Servers Learn AD in 15 Minutes a Week: Active Directory Group Policy

Learn AD in 15 Minutes a Week: Active Directory Group Policy




by Jason Zandri

www.2000trainers.com


Welcome to the fifth installment of Learn Active Directory Design and Administration in 15 Minutes a Week, a weekly series aimed
at current IT professionals preparing to write the new Windows Active Directory Design and Administration exams (70-219 and 70-217 respectively), as well as newcomers to the field who are trying to get a solid grasp on this new and emerging directory service from Microsoft. I was going
to discuss the Lightweight Directory Access Protocol (LDAP)
this week, but I had a few people write to me about Group
Policy so I thought I would write about Active Directory Group Policy
instead and delay my Lightweight Directory Access Protocol (LDAP)
article until next week.


Jason Zandri’s latest article in the Learn Active Directory Design and Administration in 15 Minutes a Week takes an in-depth look at the topic of Active Directory Group Policy.

Group Policy

There are two types of group policy
settings within the Windows 2000 Active Directory; computer
configuration settings and user configuration settings.
There are also two types of scripts that are run at start up;
computer startup scripts and user logon scripts. The
following sections will give an overview of how these
configuration settings are applied.

[NOTES FROM THE FIELD] – Much
of this information is an Exam Requirement for both the

70-217
AND the

70-219
exams. Some would argue it is more so for the 219
and I would agree, but you need to know both the Group
Policy Administration pieces of 70-217 and the Group Policy
Design requirements for 70-219 and much of this overlaps
both exams. I took both exams singly and saw it for myself.

Computer Configuration Settings and
Startup Scripts Overview

Computer configuration settings are
used to set specific policies on local systems and are applied
when the operating system initializes. They are the first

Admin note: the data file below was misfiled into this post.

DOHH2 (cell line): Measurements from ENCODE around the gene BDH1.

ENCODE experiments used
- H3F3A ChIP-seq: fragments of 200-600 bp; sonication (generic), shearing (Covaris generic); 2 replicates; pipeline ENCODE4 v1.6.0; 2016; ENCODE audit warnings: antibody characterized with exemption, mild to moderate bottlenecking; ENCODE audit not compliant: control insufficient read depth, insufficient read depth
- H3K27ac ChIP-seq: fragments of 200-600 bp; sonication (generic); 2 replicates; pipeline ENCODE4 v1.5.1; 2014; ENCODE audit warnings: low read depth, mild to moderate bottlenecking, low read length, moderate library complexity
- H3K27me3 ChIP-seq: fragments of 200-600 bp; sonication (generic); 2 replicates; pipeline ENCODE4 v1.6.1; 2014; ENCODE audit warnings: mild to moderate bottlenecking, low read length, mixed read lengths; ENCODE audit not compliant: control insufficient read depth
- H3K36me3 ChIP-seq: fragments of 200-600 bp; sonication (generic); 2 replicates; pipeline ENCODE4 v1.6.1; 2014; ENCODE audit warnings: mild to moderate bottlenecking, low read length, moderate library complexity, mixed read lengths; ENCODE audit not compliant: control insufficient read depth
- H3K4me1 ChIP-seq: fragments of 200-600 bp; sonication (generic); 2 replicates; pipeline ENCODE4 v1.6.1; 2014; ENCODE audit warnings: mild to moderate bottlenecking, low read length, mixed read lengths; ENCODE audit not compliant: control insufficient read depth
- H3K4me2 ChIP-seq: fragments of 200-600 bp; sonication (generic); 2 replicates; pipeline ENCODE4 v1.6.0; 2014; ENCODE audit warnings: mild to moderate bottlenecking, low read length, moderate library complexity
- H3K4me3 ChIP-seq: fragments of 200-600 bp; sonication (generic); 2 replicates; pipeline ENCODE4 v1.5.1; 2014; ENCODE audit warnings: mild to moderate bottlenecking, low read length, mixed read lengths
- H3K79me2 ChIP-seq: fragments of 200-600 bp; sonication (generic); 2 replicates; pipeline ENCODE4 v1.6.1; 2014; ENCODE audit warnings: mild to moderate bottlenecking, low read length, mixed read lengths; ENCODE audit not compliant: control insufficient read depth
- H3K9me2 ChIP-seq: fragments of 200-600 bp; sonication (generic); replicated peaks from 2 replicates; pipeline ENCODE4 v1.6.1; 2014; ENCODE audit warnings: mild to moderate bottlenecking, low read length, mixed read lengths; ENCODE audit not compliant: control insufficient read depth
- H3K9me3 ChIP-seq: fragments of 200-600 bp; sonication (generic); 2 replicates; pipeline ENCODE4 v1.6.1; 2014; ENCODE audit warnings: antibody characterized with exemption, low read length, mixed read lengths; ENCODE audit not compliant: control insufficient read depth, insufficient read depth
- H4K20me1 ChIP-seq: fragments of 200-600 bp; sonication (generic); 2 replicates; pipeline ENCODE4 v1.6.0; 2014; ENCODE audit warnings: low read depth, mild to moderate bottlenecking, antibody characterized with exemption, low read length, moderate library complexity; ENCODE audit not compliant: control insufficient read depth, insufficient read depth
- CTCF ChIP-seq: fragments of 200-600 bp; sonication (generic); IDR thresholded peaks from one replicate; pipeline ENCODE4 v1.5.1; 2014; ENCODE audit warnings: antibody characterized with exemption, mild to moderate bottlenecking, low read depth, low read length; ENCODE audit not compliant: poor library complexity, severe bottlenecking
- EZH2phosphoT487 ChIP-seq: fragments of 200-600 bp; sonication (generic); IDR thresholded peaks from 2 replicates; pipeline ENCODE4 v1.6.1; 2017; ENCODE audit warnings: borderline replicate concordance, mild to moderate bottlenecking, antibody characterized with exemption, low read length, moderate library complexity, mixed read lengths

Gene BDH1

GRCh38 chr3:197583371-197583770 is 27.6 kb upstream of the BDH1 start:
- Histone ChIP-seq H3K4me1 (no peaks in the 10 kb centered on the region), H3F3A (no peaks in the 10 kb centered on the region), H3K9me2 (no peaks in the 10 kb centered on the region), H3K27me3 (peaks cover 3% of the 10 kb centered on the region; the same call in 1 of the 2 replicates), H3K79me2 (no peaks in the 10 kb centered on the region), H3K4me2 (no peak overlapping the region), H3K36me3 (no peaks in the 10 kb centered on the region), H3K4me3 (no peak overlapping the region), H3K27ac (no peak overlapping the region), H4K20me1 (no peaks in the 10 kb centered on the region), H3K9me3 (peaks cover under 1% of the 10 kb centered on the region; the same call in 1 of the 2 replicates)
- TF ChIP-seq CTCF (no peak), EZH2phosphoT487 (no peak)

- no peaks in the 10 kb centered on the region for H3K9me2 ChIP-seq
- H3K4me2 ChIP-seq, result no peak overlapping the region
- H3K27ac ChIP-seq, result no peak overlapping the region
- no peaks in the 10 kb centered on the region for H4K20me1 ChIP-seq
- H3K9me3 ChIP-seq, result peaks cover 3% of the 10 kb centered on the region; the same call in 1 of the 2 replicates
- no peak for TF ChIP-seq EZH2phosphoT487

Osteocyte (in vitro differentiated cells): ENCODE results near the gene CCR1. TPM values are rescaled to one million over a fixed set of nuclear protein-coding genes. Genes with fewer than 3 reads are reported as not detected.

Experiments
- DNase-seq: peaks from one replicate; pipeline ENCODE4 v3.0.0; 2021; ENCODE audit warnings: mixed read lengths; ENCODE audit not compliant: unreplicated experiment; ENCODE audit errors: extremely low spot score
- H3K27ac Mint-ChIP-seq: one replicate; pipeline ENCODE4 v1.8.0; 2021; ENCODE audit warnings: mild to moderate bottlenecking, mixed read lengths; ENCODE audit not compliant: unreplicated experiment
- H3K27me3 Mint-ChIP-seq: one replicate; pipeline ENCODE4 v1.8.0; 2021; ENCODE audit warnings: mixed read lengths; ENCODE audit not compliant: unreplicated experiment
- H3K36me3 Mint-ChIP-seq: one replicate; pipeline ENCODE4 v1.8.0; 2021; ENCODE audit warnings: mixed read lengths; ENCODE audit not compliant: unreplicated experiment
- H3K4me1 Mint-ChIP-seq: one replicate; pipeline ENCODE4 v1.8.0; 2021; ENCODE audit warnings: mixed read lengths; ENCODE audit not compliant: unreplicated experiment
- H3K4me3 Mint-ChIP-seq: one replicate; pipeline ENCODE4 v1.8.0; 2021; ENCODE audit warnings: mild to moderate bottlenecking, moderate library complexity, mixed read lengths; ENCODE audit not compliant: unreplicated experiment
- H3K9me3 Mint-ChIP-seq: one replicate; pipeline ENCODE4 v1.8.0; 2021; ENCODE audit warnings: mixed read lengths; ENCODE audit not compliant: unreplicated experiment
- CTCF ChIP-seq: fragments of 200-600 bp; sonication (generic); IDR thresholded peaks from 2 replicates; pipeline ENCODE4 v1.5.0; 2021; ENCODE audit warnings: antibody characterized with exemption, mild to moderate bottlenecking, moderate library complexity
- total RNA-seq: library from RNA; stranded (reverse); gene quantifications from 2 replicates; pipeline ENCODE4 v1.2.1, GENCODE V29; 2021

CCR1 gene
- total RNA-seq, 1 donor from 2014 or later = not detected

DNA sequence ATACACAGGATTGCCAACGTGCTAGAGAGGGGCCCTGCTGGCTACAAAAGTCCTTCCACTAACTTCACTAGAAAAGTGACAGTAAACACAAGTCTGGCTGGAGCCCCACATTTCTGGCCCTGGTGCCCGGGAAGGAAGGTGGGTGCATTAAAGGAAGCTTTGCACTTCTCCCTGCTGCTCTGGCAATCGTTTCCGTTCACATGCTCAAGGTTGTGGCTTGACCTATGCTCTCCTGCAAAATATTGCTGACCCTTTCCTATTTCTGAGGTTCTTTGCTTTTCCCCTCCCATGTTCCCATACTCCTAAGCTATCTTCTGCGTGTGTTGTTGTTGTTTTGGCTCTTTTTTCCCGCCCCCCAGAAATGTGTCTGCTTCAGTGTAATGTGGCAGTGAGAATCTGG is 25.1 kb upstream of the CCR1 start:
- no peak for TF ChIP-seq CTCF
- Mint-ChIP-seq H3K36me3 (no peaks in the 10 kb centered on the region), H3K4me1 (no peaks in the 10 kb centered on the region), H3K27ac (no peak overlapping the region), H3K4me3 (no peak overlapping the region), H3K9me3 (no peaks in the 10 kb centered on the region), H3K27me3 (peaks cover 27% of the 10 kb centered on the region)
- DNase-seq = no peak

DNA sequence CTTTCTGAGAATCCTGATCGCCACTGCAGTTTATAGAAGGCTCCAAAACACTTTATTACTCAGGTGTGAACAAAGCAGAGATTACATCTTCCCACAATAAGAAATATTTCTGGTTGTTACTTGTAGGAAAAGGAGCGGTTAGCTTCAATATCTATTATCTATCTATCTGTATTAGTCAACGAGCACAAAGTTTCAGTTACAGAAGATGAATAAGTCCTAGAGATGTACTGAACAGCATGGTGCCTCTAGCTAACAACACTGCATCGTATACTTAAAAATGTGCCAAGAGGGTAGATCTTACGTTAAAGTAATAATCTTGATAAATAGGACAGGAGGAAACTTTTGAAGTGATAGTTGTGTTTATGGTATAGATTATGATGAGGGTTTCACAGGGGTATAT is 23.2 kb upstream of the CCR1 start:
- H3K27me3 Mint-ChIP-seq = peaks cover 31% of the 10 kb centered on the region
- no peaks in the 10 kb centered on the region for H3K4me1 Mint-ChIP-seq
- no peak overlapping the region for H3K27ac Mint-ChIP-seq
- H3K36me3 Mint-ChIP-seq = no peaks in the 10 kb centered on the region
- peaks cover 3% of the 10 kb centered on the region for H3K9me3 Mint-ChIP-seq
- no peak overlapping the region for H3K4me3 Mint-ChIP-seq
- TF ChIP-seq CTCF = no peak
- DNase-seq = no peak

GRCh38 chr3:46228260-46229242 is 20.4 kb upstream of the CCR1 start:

things that are applied to any system due to the obvious
fact that the system needs to fully initialize before a user
can log on. The computer configuration settings are applied
to everyone that logs on to that system. There may be user
configuration settings (which are applied next) that
override the computer configuration settings, but this does
not mean they were not applied to the local system, only that they were
overwritten by a subsequent user configuration setting or
settings.

Computer configuration settings are processed synchronously
(one after another, after another) by default, but this setting can be changed by the domain
administrator. These settings are processed in a specific
order. Local GPOs are first, then site GPOs, followed by
domain GPOs, and finally OU GPOs. There is not an option to log
on while the computer configuration settings are being
processed.

Any computer startup scripts that are set to run for the
system start after all of the GPOs are processed. This is
also hidden from the user’s view and runs synchronously by default.
This is important because each script must complete or time
out before the next one starts. If there are issues with any
one single script, this will delay the startup competition of
the system, as the default timeout period is set for 600
seconds (10 minutes). It is not recommended to change the
synchronous execution nature of the scripts, as one may have
a dependency on another, but it can be done at the
administrator’s discretion. The default timeout period of
600 seconds can be changed and often is.

[NOTES FROM THE FIELD] – In
the following section titled Group Policy Settings Processing
Order,
I detail the full GPO processing as it follows
the GPO order and inheritance tree.

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